Why do arteries sclerose when veins rarely do?

By Naveed Saleh, MD, MS, for MDLinx
Published August 22, 2018

Key Takeaways

Arterial blood flow can cause sclerosis of venous blood vessels—possibly due to differential counts in lymphocytes and neutrophils, according to a new study in Medicine.

“Recently, a number of studies showed that vein grafts used in coronary artery bypass surgery also underwent hardening, similar to original coronary arteries,” wrote the authors, led by Li-Ping Peng, MD, Department of Cardiology, Third Xiangya Hospital of Central South University, Changsha, China.

Angiosclerosis affects arteries but rarely veins, likely due to differences in the anatomy between the two. Various studies have indicated that differences in physiology and the hemodynamic milieu between veins and arteries play a role in vascular sclerosis. Moreover, it is widely understood that serum lipid composition contributes to atherosclerosis.

Vascular sclerosis rarely affects the pulmonary artery, which carries venous blood. This observation has directed experts to hypothesize that vascular sclerosis was linked to features of arterial blood.

“We explored whether arterial blood components were associated with hardening of the venous wall in addition to hemodynamics, and differences in the composition of arterial and venous blood,” the authors wrote.

In this two-part observational study, the investigators first employed ultrasound and immunohistochemistry to assess the distal venous structure of arteriovenous fistulas in 12 patients with uremia. Their goal was to assess whether arterial blood hardened the venous wall.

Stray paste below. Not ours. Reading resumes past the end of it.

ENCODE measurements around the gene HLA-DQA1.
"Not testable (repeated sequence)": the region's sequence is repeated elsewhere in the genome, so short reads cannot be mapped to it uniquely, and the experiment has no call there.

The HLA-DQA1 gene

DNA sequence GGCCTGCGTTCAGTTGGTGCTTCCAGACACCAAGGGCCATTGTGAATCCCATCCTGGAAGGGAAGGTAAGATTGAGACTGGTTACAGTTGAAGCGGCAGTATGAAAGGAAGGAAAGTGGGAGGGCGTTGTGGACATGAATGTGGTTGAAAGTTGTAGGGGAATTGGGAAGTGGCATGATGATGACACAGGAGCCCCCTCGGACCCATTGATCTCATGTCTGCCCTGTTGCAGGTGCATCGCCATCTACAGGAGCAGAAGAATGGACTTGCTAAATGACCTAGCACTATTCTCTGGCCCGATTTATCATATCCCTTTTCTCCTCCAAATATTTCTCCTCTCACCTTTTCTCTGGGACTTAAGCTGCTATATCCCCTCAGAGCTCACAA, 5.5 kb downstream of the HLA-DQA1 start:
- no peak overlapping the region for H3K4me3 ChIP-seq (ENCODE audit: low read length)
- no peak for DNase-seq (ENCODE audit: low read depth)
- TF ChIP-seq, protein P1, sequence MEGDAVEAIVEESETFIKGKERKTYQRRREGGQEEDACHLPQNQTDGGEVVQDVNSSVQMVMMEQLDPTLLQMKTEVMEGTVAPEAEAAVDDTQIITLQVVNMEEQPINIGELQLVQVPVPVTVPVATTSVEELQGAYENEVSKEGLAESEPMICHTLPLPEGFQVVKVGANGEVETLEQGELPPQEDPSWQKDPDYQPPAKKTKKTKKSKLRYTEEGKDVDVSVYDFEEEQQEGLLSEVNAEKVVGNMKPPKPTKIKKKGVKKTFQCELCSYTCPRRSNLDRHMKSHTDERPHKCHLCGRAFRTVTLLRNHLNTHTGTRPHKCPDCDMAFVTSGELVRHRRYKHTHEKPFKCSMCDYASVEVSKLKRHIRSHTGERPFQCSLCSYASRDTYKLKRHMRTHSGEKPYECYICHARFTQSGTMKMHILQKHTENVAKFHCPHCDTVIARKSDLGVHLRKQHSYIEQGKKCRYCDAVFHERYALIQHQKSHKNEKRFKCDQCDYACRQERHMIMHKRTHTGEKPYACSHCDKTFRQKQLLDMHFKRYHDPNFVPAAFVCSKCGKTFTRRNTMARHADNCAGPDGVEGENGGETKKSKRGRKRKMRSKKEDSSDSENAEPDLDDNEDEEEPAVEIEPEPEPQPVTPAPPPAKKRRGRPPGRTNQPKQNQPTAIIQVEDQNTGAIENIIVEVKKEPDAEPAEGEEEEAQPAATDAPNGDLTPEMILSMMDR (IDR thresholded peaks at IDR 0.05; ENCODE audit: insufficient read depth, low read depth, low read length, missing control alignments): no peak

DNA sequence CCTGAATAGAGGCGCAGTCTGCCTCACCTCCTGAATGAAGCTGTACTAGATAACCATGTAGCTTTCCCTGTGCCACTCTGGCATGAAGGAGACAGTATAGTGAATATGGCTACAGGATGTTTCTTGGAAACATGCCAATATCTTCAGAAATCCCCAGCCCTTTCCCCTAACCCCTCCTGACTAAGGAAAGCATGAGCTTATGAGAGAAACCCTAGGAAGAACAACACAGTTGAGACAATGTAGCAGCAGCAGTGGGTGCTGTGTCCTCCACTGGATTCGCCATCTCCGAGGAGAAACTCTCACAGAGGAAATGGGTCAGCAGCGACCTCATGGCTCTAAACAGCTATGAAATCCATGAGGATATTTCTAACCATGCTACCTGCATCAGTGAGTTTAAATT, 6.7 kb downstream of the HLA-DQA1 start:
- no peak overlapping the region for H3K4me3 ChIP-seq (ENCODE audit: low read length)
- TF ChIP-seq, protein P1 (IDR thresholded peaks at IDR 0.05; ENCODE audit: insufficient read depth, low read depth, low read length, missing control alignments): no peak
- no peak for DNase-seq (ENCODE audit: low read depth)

The team divided the uremic patients into two groups. The control group received surgery to establish arteriovenous fistula within the past month, and the trial group received this surgery 2-plus years before the current study.

During the second phase of the study, the team obtained and tested aortic, arterial, and venous blood from 51 patients who had received coronary angiography.

The researchers found that patients in the trial group experienced vascular sclerosis ≥ 5 cm away from the fistula, and the vein under the fistula had thickened and hardened. Furthermore, the arterial blood consisted of more lymphocytes and fewer neutral granulocytes than did the venous blood.

“On the basis of our findings, we speculate that high lymphocyte levels may promote filtration into venous walls and subsequently contribute to hardening and thickening of the venous wall,” the authors wrote.

The exact mechanisms underlying this have yet to be elucidated. However, the team suggested that the recycling of lymphocytes could result in differences in the percentages of lymphocytes and neutrophils observed in the peripheral arteries and veins.

The researchers noted that they did not observe any differences between venous and arterial blood in terms of lipids and uric acid, despite previous studies implicating these components in the development of atherosclerosis. Dr. Peng and colleagues suggested that this discrepancy in findings could be due to the small sample size and characteristics of patients chosen in the current study.

“We have demonstrated that arterial blood has a substantially higher percentage of lymphocytes, but a lower percentage of neutrophils, compared with venous blood,” the researchers concluded. “This is potentially responsible for the more frequent occurrence of vascular sclerosis in arteries than veins. This hypothesis needs to be further examined in more mechanistic studies, both in vitro and in vivo." 

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